More than 500K Have Participated in 9/11 Memorial Museum Tours
This week, the 9/11 Memorial Museum welcomed its 500,000th tour participant. This milestone was reached just three years after the Museum’s opening.
On the 12th anniversary of Hurricane Katrina, we share a story of remembrance and resiliency that emerged from New Orleans’ recovery, and our thoughts are with the citizens of Houston as they grapple with the catastrophic Hurricane Harvey.
Michael Cooper was living in New Orleans in late August 2005 when Hurricane Katrina made landfall, devastating the city and surrounding region and flooding his own home on the Bayou. At the time, Cooper, a New Orleans native, was working as a freelance jeweler and set designer for local theater companies. Cooper was stranded on his roof for three days before the Federal Emergency Management Agency came to his aid.
Submerged in rain water in his home studio was a sculpture he had been working on intermittently since 2003, intended to commemorate the nearly 3,000 lives lost in the 9/11 terrorist attacks. The work-in-progress took the form of a copper representation of the Twin Towers covered in in a miscellany of peace-related, religious and pagan symbology – from Christian crosses, Celtic crosses and crucifixes to Judaic Stars of David, the Star and Crescent symbol representative of Islam, to Ohm symbols, Hamsa hands and Egyptian Eyes of Horus. However, when Cooper retrieved the sculpture, he decided to put the project’s completion on indefinite hold when he observed the bluish patina that had developed from its nearly two-week submersion in Hurricane Katrina’s flood waters.
Cooper was on a job in Kenner, La., a suburb of New Orleans, on the morning of 9/11 when a colleague relayed the breaking news of an unfolding terrorist attack in lower Manhattan. He and others huddled around the nearest TV and watched live coverage of hijacked Flight 175 crashing into the upper floors of the South Tower. Highly affected by what he witnessed, and recognizing the global implications of the attacks, Cooper turned to artmaking to work through his emotions. His representation of the diversity of lives lost on the physical structures of the Twin Towers by using small, found jewelry charms was meant to serve as a testament to the ideals of religious tolerance, love and world peace. He never intended to create the sculpture for the art market; it was purely a personal expression of the beauty of that human diversity.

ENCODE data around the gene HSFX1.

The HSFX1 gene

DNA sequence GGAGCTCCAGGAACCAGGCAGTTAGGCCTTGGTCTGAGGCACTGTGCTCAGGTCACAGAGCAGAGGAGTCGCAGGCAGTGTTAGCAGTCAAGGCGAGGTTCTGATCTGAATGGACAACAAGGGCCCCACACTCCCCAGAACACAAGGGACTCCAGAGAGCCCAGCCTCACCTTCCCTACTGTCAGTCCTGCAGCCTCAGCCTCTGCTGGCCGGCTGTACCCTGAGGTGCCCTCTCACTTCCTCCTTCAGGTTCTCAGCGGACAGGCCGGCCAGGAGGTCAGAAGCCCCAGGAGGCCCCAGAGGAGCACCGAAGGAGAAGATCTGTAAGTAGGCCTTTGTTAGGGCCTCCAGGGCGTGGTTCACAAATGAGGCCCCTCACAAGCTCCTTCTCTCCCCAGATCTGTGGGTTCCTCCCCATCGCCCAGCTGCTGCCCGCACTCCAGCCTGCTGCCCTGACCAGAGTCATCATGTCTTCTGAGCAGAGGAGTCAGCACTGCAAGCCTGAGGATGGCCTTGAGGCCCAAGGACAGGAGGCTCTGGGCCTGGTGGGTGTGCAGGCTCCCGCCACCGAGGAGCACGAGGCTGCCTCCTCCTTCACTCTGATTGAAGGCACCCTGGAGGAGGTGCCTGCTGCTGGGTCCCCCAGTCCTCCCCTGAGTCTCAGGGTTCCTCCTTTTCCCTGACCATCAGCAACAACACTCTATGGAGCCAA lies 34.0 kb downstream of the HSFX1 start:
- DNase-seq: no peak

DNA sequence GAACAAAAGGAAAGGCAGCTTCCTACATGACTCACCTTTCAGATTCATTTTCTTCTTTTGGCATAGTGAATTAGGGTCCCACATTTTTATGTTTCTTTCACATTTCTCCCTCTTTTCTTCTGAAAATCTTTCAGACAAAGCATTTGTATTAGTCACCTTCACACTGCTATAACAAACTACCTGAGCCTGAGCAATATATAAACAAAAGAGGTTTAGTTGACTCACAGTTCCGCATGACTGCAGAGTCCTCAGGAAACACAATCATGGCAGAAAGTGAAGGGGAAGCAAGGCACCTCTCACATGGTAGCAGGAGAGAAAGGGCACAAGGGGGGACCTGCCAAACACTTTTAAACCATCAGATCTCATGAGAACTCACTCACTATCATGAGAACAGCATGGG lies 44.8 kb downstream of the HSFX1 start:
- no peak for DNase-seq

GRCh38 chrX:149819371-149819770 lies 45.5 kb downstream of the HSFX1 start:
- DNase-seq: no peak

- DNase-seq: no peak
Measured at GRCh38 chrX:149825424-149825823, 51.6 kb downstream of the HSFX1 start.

In 2013, eight years after the disruptions of Katrina, Cooper felt compelled to return to his incomplete Twin Towers sculpture. With fresh eyes, he found that the water-discoloration of the piece intrigued him. He even playfully nicknamed its look “the Katrina patina,” feeling that its status as a survivor of this natural disaster somehow layered more meaning to the sculpture’s intended purpose as a 9/11 tribute. Cooper persevered and completed it. A perfectionist by nature, every now and then he refined some of its details, such as the articulation of the sculpture’s North Tower communications antenna. Although he’d never intended to place the work on public display, at the urging of a friend, he offered to donate it to the 9/11 Memorial Museum in 2014.
By Jenny Pachucki, 9/11 Memorial Content Strategist